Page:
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Pope Francis in the Amazon region, where the cry of the poor and of the earth is heard in full.

The words of the Apostolic Vicar of Puerto Maldonado, Mons. David Martínez de Aguirre Guinea: "The amazing enthusiasm of indigenous populations. They feel welcomed, respected by the Pope.” There is need to “reorganize pastoral care, to promote the formation of catechists prepared to address the new urban environments, renewed focus on relations inside communities and parishes.”  

The first evangelizers of Puerto Maldonado, the Dominican fathers, arrived in the heart of the Peruvian Amazon region in 1902 after a long and adventurous journey by foot. It will take much less time for Pope Francis to arrive by plane in this area, which was never erected diocese (it is in fact a vast apostolic vicariate), on Friday, January 19. But it will still be a historic day, for it will mark Francis’ first visit to the Amazon region, dedicated to many of the themes that are dear to the Pope: the peripheries, the poor, the indigenous people, the care of creation. A brief albeit intense anticipation of the Pan-Amazon Synod to be held in the Vatican in 2019.

“Indeed, these days we are truly at the centre of the world,” commented jokingly the Apostolic Vicar of Puerto Maldonado, Msgr. David Martínez de Aguirre Guinea, he too a Dominican. “Here we are all happy and excited, but we are not nervous. We hope that the Pope will fill us with enthusiasm, people expect a direct encounter, a blessing, but also consolation and a gaze of mercy, that the Pope may show us the heart of Christ.”

The indigenous populations feel welcomed and esteemed by the Pope. The indigenous people are the special guests. They will be coming from various locations in the Amazon region to meet the Pope, scheduled to arrive in Puerto Maldonado, at 10 am Friday, January 19: after the planned welcoming remarks, the Holy Father will also receive expressions of affection from the missionary childhood and indigenous leaders. Around 11 am will take place the most anticipated event: the meeting with the native communities. “There is great enthusiasm amidst the indigenous people – said Msgr. Martínez -. They feel welcomed, esteemed by the Pope.” And they want to return those feelings, in their own way.

“A few days ago – the Apostolic Vicar went on – I was talking to an eighty-year-old native, in his native language because he does not speak Spanish. He said that the Pope is an important guide, a wise guide. He pointed out that the expressions of welcome had to live up to this fact. They are preparing for the event with their dances, their products, and, above all, with their enthusiasm and their joy. It will be a great event!”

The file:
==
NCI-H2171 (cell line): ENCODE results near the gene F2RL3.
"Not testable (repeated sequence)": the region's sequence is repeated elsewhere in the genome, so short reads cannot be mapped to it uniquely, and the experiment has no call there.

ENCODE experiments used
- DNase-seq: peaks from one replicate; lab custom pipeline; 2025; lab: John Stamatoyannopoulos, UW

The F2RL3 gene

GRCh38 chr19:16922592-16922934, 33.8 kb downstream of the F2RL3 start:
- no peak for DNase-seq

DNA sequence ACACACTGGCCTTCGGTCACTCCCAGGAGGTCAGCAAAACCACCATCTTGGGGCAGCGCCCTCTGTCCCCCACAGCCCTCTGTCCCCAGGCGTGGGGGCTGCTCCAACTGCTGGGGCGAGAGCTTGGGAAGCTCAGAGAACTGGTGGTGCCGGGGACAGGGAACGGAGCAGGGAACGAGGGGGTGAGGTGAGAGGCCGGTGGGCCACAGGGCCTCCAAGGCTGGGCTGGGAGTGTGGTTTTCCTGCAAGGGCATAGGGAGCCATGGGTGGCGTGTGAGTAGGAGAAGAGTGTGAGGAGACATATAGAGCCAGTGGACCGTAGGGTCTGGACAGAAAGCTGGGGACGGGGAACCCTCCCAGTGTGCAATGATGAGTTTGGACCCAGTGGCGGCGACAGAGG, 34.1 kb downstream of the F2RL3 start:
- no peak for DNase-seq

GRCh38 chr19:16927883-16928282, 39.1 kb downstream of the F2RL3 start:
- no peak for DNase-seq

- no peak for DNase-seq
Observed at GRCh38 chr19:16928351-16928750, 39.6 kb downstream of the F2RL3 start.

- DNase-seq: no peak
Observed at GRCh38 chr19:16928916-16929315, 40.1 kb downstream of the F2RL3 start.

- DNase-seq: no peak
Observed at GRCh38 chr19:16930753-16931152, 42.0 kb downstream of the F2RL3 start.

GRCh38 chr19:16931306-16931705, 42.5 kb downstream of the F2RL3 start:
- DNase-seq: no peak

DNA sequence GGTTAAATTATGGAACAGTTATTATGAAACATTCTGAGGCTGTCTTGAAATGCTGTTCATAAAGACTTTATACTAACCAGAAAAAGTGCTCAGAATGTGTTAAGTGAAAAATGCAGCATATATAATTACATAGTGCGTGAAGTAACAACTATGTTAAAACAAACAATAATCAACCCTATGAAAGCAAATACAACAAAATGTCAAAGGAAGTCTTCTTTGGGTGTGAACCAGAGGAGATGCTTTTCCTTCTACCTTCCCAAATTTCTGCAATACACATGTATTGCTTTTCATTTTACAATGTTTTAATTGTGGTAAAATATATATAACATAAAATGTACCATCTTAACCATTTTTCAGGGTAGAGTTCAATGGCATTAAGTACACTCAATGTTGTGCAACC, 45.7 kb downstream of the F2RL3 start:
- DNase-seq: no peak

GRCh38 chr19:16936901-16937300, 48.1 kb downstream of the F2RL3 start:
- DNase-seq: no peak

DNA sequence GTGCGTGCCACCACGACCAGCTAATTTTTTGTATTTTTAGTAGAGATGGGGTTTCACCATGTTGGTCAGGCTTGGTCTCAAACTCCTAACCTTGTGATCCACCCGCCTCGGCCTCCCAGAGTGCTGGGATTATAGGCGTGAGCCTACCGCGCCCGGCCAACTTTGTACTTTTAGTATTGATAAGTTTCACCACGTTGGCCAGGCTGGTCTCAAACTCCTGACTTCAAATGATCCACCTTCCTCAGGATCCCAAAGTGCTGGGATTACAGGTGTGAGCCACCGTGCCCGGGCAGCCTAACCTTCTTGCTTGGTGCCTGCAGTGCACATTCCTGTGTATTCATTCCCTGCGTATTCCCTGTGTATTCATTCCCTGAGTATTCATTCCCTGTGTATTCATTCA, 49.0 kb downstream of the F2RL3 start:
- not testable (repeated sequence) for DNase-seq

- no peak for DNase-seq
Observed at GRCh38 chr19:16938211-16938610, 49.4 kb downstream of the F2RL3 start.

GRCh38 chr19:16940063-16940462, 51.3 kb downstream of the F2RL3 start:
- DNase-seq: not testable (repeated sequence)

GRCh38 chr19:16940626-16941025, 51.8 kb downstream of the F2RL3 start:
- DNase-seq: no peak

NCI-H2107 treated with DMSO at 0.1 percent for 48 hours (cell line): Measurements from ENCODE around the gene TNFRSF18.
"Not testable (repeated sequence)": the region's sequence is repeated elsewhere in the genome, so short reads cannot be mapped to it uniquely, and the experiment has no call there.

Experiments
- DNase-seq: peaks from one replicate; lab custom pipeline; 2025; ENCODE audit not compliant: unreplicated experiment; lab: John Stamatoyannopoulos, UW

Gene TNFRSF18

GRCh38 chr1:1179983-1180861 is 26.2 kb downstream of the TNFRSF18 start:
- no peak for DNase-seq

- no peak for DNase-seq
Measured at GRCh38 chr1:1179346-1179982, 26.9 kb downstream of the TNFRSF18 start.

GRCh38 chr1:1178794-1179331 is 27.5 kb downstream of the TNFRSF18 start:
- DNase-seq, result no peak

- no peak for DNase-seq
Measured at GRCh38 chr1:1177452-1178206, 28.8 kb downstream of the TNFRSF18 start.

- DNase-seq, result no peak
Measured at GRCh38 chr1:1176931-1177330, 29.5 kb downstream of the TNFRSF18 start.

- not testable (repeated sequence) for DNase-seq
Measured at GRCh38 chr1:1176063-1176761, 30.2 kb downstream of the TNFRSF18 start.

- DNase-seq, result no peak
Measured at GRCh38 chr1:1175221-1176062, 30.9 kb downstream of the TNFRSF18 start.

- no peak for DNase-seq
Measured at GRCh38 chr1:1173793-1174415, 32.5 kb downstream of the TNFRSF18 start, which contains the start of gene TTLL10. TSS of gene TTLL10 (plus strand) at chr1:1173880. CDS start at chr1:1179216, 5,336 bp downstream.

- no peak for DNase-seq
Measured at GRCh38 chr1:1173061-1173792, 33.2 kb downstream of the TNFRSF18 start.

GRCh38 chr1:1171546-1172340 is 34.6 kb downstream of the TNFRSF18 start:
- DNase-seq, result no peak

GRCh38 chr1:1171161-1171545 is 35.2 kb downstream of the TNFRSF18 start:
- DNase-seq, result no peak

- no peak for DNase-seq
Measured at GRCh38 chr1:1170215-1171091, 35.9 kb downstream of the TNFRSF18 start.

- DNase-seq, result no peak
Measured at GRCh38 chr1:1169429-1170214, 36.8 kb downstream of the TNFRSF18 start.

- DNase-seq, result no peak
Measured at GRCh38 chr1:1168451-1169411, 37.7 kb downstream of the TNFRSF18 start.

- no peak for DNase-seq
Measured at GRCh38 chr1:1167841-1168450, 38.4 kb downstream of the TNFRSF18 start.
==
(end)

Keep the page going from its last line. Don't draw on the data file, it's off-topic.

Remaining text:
The whole community of the vicariate of Puerto Maldonado is involved. The meeting with thousands of faithful will take place on the esplanade of the Jorge Basadre Technology Institute. Msgr. Martínez said the event was prepared with great care: “We met with the communities, and there was a diocesan assembly. The Pope’s arrival is like a thermometer for our Church. It involved us and animated us all, it united us. But what matters is what will happen next.” In fact, new avenues of evangelization are required: “We are experiencing a new societal transformation marked by disappearing rural communities and campesinos, many have decided to go and live in the city. This requires

 restructuring pastoral care, promoting the formation of catechists prepared to address the new urban environments, a renewed focus on the relations inside communities and parishes.”

Here the cry of the poor is heard. With no doubt one of the strong themes that will emerge from the historic day in Puerto Maldonado will be that of the encyclical Laudato Si ‘: “The poor and the earth will be at the centre of the papal message – said the Apostolic Vicar -. Here the cry of the poor is heard in full. The Pope will speak to the excluded and marginalized who call for more humane living conditions. But here can be heard also the cry of the earth, the need to protect creation, put at risk by exploitation, by water pollution. The Pope has already addressed these themes, but I believe that he will continue to surprise us.” Before taking leave, Msgr. Martínez de Aguirre Guinea expressed a personal wish: “I hope this visit will lead us to live out the encylical Evangelii Gaudium. The program of Pope Francis is the program of Jesus, we hope it will touch the hearts of many, that these may be days of conversion to God and focus on the poor. I am pleased that so many communities that are distant and peripheral will hear Francis’ message.”





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